"Don't speed in and around school zones in Thomson or you could get a speeding ticket," Thomson Chief of Police John Hathaway said Monday, which marked the return of thousands of students back to schools in McDuffie County. "We don't want to see anyone getting hurt. That's the real reason we're enforcing the speed limits in a more strict way."
Thomson City Administrator Don Powers recently brought the safety matter to the attention of the police chief.
"Don just said he'd like to see us make it as safe as possible for kids walking and for the school buses around the schools in the city," Chief Hathaway said.
Immediately, a plan was put into action - one that started three weeks before schools ever opened.
"We started patrolling around different schools with a concentration on speeding motorists," Chief Hathaway said. "I know I verbally issued warnings to a lot of motorists and issued citations to several others for speeding. Several of my officers have done the same thing."
In one case, the police chief said he clocked a motorist on radar doing 60 mph in a 35 mph school speed zone. He made a traffic stop and the motorist was cited for speeding. He faces a fine of $290 in city traffic court.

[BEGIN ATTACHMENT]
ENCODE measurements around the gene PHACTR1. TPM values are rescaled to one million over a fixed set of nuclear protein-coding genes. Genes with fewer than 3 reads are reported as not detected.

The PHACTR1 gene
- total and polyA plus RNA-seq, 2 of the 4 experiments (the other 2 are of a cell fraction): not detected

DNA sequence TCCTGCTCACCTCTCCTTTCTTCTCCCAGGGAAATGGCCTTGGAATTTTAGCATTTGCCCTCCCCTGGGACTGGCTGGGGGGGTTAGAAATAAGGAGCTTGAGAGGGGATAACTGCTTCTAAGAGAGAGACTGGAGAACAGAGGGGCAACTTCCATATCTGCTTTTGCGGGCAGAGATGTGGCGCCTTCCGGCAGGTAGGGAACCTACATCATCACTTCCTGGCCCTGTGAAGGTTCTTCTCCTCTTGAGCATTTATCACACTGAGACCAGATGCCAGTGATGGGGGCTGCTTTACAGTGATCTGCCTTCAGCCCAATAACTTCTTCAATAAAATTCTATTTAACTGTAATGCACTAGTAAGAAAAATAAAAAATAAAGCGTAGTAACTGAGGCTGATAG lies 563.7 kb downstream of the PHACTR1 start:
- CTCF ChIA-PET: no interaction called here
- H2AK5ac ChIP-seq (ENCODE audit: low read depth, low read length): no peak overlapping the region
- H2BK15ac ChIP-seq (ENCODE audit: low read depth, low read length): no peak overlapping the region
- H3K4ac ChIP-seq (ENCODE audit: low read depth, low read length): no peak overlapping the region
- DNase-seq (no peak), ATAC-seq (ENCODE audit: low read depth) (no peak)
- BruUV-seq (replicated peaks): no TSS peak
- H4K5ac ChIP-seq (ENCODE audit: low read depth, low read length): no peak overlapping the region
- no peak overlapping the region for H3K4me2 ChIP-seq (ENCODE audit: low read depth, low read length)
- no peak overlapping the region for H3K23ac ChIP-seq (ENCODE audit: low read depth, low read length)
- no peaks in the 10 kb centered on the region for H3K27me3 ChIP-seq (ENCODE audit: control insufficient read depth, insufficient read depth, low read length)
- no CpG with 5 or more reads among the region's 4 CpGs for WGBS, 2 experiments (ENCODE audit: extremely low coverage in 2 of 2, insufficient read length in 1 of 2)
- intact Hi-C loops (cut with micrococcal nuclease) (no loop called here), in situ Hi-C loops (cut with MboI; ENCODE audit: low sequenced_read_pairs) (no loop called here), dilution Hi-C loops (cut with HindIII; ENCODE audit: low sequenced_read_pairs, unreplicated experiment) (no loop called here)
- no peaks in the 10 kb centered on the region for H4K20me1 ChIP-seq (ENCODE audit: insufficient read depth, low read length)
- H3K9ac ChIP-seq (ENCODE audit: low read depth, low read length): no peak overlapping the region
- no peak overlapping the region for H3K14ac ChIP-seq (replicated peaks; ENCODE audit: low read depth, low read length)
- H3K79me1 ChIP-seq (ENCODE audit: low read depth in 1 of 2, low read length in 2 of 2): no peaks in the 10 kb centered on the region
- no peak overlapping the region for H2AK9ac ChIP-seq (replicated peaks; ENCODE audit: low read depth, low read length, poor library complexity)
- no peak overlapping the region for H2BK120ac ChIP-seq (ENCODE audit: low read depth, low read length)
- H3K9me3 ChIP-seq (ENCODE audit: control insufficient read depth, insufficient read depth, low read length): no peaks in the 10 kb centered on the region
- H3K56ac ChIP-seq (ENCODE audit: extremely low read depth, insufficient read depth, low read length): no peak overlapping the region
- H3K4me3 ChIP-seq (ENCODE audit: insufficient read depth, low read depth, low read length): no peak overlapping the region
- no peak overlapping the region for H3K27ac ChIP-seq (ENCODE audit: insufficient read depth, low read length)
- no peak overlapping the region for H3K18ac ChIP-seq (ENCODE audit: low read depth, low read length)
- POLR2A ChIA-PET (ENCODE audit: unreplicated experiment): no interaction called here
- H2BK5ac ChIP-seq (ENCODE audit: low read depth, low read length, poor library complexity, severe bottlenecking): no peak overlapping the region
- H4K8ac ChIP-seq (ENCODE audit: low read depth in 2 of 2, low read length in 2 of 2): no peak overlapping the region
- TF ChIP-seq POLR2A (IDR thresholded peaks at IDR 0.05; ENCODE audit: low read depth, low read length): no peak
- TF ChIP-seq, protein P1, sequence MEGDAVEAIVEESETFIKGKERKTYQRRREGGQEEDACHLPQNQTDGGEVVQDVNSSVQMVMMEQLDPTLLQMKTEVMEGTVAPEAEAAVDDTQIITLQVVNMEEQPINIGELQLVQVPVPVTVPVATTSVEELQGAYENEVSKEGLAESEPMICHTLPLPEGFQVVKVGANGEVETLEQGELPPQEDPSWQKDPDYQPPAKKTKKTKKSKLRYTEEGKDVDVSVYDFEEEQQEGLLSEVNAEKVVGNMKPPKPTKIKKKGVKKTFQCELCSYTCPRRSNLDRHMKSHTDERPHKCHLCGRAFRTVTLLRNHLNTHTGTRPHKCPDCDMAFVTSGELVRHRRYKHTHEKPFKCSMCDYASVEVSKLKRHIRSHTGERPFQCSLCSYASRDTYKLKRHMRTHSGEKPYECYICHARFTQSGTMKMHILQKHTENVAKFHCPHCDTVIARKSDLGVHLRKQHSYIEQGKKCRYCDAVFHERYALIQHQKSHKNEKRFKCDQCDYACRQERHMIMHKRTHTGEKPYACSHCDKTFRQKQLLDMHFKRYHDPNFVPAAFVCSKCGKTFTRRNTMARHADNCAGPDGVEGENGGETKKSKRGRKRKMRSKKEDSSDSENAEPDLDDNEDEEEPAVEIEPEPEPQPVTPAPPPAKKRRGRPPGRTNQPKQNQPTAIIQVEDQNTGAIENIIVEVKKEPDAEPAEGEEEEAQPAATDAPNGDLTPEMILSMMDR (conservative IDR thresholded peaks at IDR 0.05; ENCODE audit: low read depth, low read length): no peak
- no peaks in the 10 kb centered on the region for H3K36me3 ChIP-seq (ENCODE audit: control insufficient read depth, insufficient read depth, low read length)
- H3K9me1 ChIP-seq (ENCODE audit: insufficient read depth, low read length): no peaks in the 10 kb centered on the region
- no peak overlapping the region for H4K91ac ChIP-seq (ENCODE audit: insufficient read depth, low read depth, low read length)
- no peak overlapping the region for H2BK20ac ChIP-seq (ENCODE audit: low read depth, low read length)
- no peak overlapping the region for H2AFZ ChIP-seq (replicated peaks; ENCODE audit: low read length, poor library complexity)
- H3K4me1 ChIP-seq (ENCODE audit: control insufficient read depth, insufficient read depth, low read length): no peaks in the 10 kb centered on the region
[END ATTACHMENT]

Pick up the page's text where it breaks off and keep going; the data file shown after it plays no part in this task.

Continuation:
The minimum fine for speeding inside a school zone is $38.
"We're taking this matter very seriously in Thomson and I strongly suggest that the motoring public take driving in school zones very seriously, too," Chief Hathaway said.
The police chief described the traffic around schools in the city limits on Monday as "just awful," especially at Thomson High School.
"The parking lot was full of cars and trucks and no where to put the rest of them that were trying to find a place," Chief Hathaway said.
A meeting is expected to take place soon between police, city and school officials to discuss solutions to the traffic congestion at the high school.
"I've already got a few suggestions that I'll be discussing with everybody that I've thought about at that meeting," Chief Hathaway said. "Something for sure has got to be done."
One of the ways of easing traffic congestion at THS, he believes, is for parents who drive their children to school to leave their homes a little earlier and arrive at the school about 10 to 15 minutes earlier.
"Right now, we've got people bringing kids to the school at basically the same time," Chief Hathaway said. "That's really what's causing all the backup of traffic."
As far as the other schools go, the police chief believes that the traffic flow will begin to smooth out next week.
"It's normally pretty bad the first week of school, but then it tapers off and is easier to manage," Chief Hathaway said. "That's what we've seen in the past."